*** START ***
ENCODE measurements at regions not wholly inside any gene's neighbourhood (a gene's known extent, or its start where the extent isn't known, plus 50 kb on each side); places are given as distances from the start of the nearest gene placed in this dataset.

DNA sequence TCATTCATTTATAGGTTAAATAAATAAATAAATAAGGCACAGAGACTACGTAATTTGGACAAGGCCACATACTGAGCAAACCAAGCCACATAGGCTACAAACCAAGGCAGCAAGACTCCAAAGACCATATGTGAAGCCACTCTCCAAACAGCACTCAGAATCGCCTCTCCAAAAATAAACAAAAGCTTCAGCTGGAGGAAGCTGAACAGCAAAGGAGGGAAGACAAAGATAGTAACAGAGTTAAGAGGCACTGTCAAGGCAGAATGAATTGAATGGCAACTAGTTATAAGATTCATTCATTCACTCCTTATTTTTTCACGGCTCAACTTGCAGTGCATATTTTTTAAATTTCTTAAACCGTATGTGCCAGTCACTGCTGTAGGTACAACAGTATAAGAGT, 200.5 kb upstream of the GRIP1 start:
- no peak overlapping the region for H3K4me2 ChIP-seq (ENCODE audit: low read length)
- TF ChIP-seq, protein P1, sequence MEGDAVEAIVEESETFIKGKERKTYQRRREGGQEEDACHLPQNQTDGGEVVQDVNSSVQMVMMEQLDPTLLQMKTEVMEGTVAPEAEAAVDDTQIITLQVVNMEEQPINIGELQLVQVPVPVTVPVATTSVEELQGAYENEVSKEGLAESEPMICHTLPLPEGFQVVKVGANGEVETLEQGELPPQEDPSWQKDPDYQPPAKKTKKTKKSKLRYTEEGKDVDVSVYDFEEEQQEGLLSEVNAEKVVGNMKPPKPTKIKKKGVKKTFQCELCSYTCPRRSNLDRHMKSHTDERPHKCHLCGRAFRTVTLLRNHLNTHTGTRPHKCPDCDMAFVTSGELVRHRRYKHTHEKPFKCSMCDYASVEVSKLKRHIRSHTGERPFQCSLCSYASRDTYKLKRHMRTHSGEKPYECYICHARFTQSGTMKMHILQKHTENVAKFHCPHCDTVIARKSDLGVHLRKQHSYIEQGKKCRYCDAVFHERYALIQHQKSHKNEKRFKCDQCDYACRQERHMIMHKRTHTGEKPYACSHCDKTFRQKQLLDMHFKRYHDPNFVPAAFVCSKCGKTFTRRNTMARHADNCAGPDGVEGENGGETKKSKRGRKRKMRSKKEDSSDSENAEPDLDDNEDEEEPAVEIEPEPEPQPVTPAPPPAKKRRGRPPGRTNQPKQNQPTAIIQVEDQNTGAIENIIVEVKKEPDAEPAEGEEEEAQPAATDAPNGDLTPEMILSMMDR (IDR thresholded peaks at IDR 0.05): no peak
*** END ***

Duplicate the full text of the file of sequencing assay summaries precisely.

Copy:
ENCODE measurements at regions not wholly inside any gene's neighbourhood (a gene's known extent, or its start where the extent isn't known, plus 50 kb on each side); places are given as distances from the start of the nearest gene placed in this dataset.

DNA sequence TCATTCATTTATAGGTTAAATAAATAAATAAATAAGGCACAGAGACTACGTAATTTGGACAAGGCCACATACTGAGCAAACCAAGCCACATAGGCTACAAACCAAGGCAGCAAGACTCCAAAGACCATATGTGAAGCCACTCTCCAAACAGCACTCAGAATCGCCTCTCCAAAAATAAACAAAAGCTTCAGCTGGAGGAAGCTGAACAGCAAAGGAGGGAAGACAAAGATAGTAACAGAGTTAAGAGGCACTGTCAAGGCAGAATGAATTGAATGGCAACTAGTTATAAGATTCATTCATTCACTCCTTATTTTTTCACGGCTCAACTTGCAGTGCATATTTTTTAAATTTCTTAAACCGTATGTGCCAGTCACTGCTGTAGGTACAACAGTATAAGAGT, 200.5 kb upstream of the GRIP1 start:
- no peak overlapping the region for H3K4me2 ChIP-seq (ENCODE audit: low read length)
- TF ChIP-seq, protein P1, sequence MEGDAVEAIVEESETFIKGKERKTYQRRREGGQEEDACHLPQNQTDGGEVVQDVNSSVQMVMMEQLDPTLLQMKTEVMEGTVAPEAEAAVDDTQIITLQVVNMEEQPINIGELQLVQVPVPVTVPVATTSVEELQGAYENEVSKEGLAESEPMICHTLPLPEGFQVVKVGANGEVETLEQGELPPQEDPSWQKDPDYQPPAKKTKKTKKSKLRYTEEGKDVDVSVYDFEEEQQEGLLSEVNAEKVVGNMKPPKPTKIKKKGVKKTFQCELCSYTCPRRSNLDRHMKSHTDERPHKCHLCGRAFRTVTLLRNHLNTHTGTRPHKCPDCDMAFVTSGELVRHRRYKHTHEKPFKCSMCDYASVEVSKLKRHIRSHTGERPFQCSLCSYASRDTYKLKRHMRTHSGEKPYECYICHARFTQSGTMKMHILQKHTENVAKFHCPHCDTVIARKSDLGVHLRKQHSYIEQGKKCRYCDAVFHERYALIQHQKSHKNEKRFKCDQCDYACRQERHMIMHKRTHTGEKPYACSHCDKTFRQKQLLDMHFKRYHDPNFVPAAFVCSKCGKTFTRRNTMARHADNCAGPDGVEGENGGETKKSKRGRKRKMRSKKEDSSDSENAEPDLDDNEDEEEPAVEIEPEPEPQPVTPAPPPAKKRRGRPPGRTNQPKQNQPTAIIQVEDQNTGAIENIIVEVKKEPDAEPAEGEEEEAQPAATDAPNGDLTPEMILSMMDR (IDR thresholded peaks at IDR 0.05): no peak